Here’s Why 15 Out Of 17 Children Went With A Stranger Despite Knowing They Shouldn’t

Here's Why 15 Out Of 17 Children Went With A Stranger Despite Knowing They Shouldn't

Parents often worry endlessly about their children’s safety and well-being. If it isn’t about their health, then it would be about the dangers lurking in the shadows. And finding their child missing even for a moment would break anyone’s heart. Yet, as sad as it is, child trafficking and abductions are a harsh reality of this world. What’s even more shocking is most of these incidents occur in public places or inches away from a child’s home! A social organization dealing with searching and rescuing missing children conducted a social experiment in Saratov, Russia, to highlight this reality and what needs to be done.

The Experiment…And The Results

The Experiment...And The Results

For this experiment, 17 children between the age group of 3 to 12 years had participated. Volunteers from the social organization were to act as potential abductors whose goal was to convince these participating kids to leave the playground with them. Each of the kids was clearly instructed about what will happen and how to go about it. The children’s parents were also around the playground. When the experiment was carried out and eventually concluded, it brought about shocking results – 15 out of 17 kids left the playground with the stranger (volunteers)! This, despite the fact that all the participants were advised against it. Only two kids – both aged 6 – refused to leave the playground and stuck to the instructions. When asked ‘why they went with the stranger?’ – the rest of the kids gave these common responses:

“I followed the lady since she asked me to”

“It was an experiment, that’s why I left”

“I believed my mother was waiting for me at the corner”

To convince the kids, the strangers (volunteers) had used some common phrases such as these:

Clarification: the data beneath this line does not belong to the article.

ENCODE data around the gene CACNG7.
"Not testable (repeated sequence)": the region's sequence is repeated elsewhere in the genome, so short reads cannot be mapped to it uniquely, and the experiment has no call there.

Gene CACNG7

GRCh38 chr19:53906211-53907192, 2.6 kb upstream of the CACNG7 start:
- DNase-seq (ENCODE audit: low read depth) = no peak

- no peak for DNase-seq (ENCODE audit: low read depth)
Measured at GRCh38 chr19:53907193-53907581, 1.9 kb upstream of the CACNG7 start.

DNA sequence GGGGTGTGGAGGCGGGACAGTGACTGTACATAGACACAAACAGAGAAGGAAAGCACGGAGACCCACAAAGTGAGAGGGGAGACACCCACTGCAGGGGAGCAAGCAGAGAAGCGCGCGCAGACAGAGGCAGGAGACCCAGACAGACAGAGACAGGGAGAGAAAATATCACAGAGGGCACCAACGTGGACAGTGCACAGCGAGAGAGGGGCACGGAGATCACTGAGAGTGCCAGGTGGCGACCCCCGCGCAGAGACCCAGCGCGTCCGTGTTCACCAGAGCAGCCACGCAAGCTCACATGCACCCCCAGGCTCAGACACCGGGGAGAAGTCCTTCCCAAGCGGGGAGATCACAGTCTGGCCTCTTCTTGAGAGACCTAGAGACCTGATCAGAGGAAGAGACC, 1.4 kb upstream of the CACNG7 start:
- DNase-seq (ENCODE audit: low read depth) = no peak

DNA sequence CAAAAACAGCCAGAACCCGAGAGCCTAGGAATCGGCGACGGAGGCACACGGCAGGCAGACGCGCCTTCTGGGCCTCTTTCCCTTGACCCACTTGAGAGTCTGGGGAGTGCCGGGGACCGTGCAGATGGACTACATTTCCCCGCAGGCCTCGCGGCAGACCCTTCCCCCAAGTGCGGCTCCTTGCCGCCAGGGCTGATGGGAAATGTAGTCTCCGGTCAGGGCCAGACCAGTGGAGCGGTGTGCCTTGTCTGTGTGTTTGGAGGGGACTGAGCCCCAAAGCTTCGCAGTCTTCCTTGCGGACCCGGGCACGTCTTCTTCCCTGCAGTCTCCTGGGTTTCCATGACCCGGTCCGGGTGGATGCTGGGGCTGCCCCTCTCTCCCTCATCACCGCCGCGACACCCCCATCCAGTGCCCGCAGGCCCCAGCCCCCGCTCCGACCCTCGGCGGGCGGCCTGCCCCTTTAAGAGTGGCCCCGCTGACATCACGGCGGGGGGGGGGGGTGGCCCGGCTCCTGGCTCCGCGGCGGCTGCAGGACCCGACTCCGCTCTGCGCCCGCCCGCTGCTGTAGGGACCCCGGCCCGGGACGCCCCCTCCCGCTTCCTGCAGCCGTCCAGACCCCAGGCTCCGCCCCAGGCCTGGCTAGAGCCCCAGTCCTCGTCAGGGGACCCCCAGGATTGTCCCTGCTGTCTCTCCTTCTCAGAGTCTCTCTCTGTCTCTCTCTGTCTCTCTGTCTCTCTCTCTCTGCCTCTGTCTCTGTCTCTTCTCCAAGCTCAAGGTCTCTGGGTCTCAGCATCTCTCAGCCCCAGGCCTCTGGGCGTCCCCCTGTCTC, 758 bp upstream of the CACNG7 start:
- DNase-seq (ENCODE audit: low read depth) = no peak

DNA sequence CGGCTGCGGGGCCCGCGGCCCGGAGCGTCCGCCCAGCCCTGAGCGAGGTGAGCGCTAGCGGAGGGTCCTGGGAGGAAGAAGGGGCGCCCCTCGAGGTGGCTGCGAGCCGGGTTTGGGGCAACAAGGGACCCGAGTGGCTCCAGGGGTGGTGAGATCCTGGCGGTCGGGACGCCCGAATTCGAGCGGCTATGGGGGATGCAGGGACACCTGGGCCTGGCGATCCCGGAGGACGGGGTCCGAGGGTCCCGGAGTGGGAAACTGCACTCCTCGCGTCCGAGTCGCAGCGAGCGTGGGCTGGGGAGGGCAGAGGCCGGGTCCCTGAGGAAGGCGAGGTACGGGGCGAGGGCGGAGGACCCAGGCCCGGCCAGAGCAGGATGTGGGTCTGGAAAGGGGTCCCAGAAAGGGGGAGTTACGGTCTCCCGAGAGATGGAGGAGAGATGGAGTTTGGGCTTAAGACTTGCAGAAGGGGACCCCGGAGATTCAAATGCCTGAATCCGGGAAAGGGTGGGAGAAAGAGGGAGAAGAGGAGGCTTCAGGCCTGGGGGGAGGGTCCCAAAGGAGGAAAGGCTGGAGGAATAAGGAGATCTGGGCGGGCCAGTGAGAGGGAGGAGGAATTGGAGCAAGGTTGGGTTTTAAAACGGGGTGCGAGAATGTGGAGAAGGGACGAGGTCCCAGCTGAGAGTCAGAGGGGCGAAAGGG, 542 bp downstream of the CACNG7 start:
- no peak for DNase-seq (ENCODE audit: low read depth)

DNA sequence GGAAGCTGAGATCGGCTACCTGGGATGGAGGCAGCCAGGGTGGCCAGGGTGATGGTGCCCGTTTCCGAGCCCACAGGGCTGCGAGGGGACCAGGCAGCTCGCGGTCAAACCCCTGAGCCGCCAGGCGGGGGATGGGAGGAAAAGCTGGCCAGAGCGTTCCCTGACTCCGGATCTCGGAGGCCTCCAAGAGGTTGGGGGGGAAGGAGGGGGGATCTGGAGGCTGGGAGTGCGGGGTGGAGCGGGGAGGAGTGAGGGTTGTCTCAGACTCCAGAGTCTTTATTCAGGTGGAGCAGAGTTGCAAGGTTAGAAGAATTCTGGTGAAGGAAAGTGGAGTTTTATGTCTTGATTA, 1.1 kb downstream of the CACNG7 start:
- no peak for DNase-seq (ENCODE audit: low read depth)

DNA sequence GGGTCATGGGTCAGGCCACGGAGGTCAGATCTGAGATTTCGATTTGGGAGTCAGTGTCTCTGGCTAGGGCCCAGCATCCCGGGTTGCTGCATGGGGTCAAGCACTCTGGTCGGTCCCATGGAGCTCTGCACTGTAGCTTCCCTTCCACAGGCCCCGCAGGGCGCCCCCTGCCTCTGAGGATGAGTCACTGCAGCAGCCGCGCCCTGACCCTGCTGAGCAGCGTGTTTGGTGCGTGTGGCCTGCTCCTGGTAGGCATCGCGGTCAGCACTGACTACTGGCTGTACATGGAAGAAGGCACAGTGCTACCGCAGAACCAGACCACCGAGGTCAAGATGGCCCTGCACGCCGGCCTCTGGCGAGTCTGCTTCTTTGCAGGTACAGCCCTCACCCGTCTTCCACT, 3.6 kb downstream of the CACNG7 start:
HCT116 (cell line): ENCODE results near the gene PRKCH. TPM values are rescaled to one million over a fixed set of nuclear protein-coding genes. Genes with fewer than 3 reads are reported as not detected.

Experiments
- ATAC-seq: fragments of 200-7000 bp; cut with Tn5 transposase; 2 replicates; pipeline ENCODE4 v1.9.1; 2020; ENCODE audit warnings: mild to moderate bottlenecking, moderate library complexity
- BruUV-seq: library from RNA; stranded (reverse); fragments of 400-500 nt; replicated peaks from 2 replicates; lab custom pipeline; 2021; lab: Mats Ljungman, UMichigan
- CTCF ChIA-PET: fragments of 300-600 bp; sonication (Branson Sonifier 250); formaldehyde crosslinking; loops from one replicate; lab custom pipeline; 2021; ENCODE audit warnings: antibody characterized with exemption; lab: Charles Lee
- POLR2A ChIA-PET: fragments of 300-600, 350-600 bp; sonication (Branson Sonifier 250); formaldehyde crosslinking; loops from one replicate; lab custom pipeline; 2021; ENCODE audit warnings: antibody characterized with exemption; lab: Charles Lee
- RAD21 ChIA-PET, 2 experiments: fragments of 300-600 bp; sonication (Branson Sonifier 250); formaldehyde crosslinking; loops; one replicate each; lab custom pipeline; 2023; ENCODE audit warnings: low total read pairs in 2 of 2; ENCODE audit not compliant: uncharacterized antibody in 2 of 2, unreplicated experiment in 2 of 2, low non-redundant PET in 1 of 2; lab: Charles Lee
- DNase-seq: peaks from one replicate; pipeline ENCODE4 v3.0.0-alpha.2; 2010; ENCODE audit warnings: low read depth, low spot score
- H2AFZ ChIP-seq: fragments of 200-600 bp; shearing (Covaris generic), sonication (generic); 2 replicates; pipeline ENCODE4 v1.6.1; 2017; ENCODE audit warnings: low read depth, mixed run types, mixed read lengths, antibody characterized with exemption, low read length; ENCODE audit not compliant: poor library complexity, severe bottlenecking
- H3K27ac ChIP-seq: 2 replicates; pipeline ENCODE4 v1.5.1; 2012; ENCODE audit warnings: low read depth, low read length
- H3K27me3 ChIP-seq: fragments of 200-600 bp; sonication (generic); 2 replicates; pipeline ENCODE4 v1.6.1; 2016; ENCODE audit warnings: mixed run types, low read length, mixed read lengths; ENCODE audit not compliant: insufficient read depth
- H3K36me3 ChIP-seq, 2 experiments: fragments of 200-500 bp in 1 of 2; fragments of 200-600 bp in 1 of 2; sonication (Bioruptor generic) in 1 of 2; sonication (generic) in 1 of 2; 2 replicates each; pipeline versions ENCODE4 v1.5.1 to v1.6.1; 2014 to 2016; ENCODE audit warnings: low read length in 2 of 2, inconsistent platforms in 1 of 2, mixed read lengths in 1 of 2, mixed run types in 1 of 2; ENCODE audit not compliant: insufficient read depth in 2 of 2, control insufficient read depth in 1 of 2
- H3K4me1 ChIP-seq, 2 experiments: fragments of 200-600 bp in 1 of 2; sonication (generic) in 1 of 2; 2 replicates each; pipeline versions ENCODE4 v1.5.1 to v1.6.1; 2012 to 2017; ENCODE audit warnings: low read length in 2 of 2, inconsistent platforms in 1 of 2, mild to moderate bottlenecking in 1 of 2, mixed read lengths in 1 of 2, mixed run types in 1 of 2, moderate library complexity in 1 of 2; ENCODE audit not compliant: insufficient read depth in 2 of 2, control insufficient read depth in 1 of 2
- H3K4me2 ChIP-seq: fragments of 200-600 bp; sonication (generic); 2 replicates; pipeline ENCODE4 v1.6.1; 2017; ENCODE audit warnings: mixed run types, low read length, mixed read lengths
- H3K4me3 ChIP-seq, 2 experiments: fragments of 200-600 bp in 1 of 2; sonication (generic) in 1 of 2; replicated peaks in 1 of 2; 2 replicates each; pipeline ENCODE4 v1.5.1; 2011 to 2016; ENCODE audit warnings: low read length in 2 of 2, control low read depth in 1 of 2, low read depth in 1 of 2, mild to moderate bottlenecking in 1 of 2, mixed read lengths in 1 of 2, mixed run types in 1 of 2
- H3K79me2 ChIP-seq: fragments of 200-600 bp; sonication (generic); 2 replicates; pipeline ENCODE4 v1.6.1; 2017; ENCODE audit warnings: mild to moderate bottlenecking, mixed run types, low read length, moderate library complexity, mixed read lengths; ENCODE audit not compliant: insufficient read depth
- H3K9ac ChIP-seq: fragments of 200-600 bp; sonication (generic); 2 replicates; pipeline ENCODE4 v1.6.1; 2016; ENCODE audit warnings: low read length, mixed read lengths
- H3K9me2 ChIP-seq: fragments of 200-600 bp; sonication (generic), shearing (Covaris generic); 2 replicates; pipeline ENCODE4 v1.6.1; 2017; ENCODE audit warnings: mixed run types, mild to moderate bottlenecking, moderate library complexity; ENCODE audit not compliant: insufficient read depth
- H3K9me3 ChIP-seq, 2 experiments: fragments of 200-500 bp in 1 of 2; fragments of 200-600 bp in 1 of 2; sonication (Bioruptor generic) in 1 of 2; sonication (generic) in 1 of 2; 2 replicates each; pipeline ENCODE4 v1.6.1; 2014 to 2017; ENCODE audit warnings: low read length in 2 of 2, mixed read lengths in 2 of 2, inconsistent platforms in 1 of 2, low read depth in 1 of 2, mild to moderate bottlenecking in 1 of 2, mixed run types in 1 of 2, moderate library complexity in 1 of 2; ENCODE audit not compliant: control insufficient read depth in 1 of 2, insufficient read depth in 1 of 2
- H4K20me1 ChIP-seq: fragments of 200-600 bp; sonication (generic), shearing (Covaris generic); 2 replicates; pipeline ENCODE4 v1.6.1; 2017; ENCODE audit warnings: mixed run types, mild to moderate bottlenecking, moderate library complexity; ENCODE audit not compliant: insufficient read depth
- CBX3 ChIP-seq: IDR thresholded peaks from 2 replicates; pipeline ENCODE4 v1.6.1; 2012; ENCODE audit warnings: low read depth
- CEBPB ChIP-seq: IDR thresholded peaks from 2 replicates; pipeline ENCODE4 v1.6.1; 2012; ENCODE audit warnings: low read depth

To convince the kids, the strangers

“Let’s get you some candies”

“Your mom asked me to bring you to her. Let’s go”

“Come, let’s feed the pigeons”

What’s surprising is that most kids, even the grown-ups, were easily convinced by female volunteers and those who spoke politely. This is because pretty often we warn kids about potential kidnappers who are rude, unruly, and who are men. However, abductors can come in any form or gender, and women have a way with kids.

Another shocking observation that was made by the volunteers is that the people around the playground were completely indifferent to the plight of these kids. When the volunteers were convincing the kids to leave with them, none of the adults around tried to intervene or found out what was happening.

Why Did The Kids Leave?

Why Did The Kids Leave

Now, coming to the main question – what exactly made these kids leave despite being asked not to? There are quite a few disturbing reasons for it. One of them was that even after realizing that they were unsafe with the stranger, most kids did not make an attempt to run or draw attention by screaming. This was because they felt a sense of shame in doing so. Another reason is that whatever parents teach their children in the name of good manners stood in the way of their safety. For instance, most parents advice kids to obey elders and be polite to gentlemanly figures, including ladies. Since most volunteers were well-dressed and well-spoken, they simply couldn’t refuse them.

What To Do

Here’s what parents need to do to keep their children safe from strangers

What To Do
  • Define a stranger to your child – anyone who tries to talk to them or take them away in your absence is a stranger.
  • Tell them to be aware of anyone new, including women, young girls or boys too.
  • Help them practice how to shout and scream in a public place. Start by doing it as a fun activity in a park.
  • Tell them to run even if they feel the slightest bit of discomfort with a stranger around.
  • If lost in a mall or market, ask them to approach the staff of a high-end store or the mall.
  • Help them memorize your personal number so they can contact you in distress if they can access a phone.
  • Avoid name tags on your child’s bag, clothes, or other accessories. Kids often believe someone calling them out with their name is a family person.

Keeping their child safe is the biggest priority for any parent. However, only doing your bit is not going to be enough. Teach your children to safeguard themselves. Also, as responsible adults, have the courage to step in if you find something wrong going on. Your gumption could save a child’s life.

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